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How stimulus bill reignited the partisan divide

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Scott J. Ferrell/Congressional Quarterly/Newscom

(Read caption) Conservative economist Martin Feldstein (right) testified with former Clinton Labor Secretary Robert Reich before House Democrats Jan. 7.

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So much for bipartisanship on Capitol Hill.

The bonhomie of early January, when liberals and some conservatives came together to call for a large stimulus package, has disappeared. As details of the American Recovery and Reinvestment Act of 2009 emerged after the House of Representatives approved the measure Wednesday, conservatives started to snipe at the largest spending bill in US history.

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"An $800 Billion Mistake" was the headline over a Washington Post op-ed by Martin Feldstein, President Reagan's chief economic adviser, who had testified earlier this month in favor of a stimulus.

"For a similar amount of money, the government could essentially cut the payroll tax in half," wrote Lawrence Lindsey, a former Federal Reserve governor and Bush adviser, in The Wall Street Journal Thursday. "This would put $1,500 into the pocket of a typical worker making $50,000, with a similar amount going to his or her employer."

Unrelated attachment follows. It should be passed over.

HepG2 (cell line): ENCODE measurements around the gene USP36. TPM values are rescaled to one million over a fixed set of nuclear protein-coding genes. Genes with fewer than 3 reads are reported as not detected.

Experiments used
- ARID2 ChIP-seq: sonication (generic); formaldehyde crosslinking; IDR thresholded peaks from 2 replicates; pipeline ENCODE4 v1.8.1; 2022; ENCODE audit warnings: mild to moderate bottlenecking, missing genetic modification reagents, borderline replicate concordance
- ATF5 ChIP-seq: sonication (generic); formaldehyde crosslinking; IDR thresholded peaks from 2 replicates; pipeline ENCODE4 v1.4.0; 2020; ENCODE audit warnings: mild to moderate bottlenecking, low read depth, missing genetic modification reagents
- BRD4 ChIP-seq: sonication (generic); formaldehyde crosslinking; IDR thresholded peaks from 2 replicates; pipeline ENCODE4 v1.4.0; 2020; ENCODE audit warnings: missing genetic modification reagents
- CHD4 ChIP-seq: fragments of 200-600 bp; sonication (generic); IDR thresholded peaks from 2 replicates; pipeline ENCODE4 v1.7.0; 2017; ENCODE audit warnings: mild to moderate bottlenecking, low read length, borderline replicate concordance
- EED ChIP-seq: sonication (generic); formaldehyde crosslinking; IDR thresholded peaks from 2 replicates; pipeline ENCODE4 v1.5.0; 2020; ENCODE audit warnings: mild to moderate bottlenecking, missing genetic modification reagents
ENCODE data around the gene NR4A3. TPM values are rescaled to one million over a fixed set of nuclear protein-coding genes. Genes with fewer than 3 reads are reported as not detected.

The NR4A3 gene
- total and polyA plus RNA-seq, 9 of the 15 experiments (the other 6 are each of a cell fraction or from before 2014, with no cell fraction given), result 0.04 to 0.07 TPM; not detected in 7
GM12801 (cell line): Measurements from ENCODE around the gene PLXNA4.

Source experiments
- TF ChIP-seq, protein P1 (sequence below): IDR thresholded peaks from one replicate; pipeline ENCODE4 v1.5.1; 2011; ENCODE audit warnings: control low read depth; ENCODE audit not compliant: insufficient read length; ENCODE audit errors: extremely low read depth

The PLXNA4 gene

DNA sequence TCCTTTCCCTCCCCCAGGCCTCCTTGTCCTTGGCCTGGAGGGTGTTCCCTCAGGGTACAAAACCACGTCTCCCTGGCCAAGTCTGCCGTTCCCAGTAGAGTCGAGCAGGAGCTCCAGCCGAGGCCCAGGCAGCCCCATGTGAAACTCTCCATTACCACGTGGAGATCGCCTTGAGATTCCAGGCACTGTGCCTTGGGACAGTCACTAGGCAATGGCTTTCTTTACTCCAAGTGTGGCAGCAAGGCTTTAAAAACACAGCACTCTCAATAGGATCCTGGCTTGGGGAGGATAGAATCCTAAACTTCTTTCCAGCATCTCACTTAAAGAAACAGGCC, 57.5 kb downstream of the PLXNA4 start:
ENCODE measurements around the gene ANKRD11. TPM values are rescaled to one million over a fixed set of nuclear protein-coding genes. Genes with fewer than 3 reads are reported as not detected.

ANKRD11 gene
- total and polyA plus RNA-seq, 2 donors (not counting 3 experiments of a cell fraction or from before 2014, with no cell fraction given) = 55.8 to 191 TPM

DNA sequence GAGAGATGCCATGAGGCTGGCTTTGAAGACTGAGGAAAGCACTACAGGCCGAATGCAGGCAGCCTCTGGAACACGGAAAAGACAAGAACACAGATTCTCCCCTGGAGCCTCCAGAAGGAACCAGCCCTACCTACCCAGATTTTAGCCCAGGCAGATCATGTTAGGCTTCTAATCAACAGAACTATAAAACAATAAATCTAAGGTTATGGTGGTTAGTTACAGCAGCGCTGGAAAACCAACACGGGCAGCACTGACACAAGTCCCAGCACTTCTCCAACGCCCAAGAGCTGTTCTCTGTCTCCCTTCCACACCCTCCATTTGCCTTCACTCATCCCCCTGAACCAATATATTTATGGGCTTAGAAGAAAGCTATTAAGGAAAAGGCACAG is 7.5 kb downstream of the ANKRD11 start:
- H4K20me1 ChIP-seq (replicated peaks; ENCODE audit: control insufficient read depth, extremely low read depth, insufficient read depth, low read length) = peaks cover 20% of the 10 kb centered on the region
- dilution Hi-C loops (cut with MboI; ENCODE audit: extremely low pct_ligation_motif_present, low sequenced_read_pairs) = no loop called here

The criticism from the outside mirrored the 244-to-188 party line vote in Congress. Despite President Obama's bipartisan outreach, not a single Republican crossed the line to support the package.

So where do we go from here?

It's not the size of the bill that worries conservatives, necessarily. It's how the money is being spent with lots of federal government say over who gets what. Instead of 400,000 taxpayers deciding what to do with, say, their $1,000 tax rebates, the House bill will give $400,000,000 for habitat restoration.

And the bill won't give the state of Illinois a penny of stimulus money (in most cases) until it gets rid of its impeached governor.

The complete lack of GOP support in the House spells potential trouble in the Senate, where Republicans have the votes to filibuster the bill (for an analysis, click here).

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Creating a new consensus, it seems, may prove just as challenging as building a new economy.